Shasta Dam Politics
The battle over the future of Shasta Dam surfaced this afternoon in the Assembly Governmental Organization committee in the form of joint resolution urging the federal government to reaffirm recognition of an Indian tribe along the McCloud River.
The Winnemem Wintu tribe, a dozen of whose members attended the hearing in native garb, opposes raising the dam on Lake Shasta which would inundate more of their holy places along the middle fork of the McCloud River, many of which were lost when the dam was completed in 1945.
They complain that the federal government stopped recognizing them and should reaffirm their status as a recognized tribe, which would give them more power to prevent potential destruction of their village sites and sacred places if the federal government decides to raise the dam.
“All we’re asking for is an even chance,” Mark Franco, the tribe’s headman, told the committee. “We have never seen the proof (our federal recognition) was terminated.”
Assembly Joint Resolution 39, basically a dandified letter urging federal officials to re-examine the case of the Winnemem Wintu, is carried by Assemblyman Jared Huffman, D-San Rafael, a former Natural Resources Defense Council lawyer.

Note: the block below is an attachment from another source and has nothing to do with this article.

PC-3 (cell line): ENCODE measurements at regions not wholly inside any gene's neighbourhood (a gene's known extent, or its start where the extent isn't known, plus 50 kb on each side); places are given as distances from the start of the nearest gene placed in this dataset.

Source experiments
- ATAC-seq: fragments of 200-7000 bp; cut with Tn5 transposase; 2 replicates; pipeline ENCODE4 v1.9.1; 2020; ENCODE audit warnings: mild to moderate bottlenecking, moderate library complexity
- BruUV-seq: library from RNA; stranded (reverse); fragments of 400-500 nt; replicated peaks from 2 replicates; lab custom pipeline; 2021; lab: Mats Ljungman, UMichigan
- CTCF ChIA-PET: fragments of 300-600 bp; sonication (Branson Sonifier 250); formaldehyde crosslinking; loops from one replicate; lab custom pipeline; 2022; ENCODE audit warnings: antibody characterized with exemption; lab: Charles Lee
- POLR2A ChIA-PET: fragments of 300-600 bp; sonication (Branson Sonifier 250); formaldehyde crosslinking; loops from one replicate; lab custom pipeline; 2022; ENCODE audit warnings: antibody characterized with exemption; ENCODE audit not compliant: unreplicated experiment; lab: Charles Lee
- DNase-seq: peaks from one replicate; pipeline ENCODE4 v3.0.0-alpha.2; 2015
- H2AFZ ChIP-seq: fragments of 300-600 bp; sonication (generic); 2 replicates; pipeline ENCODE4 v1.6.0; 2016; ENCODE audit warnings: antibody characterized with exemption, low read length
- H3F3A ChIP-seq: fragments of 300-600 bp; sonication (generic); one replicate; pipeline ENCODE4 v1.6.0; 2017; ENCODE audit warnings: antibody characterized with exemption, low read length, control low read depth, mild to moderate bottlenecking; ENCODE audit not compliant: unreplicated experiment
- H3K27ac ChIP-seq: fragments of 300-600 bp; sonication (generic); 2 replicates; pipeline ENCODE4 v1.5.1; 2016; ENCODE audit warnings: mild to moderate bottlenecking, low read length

The NRDC, which staunchly opposes raising the height of Shasta Dam has been a long-time champion of the Winnemem Wintu. The tribe declared war on the United States in 2000 when the Bureau of Reclamation first proposed raising the 602-foot tall dam by 6.5 to 18.5 feet.
Only GOP Assemblyman Kevin Jeffries of Riverside noted that the resolution had broader implications that federal recognition of a small Indian tribe.
“There are supporters of your effort whose goal is to tear down or stop the continued existence of the Shasta Dam,” Jeffries said. “I don’t like the iea of other people using your tribe as a pawn.”
Assemblyman Alberto Torrico, the Fremont Democrat who chairs the committee, appeared to be fighting the impulse to say “Very first time that’s ever happened,” but restrained himself and merely described politics as a world of ever-shifting alliances.
Franco need not answer the question about the dam since it wasn’t germaine to the resolution and its purpose, Torrico said.
Raising Shasta dam is supported by U.S. Senator Dianne Feinstein and the farmers and water interests of the Central Valley.
Early last year, the Fresno-based Westlands Water District – the largest agricultural user of Northern California water – spent nearly $35 million to purchase 3,000 acres of land on the McCloud River to make it easier to raise the dam.
Located on the property is the private Bollibokka fishing club, built in 1904 by the founders of Hills Brothers Coffee and 26 Winnemem Wintu villages and burial grounds.
If federal officials and lawmakers decide to raise the dam, the Westlands acreage would be sold to the federal government and flooded.
Huffman’s measure was easily approved – even Jeffries voted for it. It now heads to the Assembly floor.
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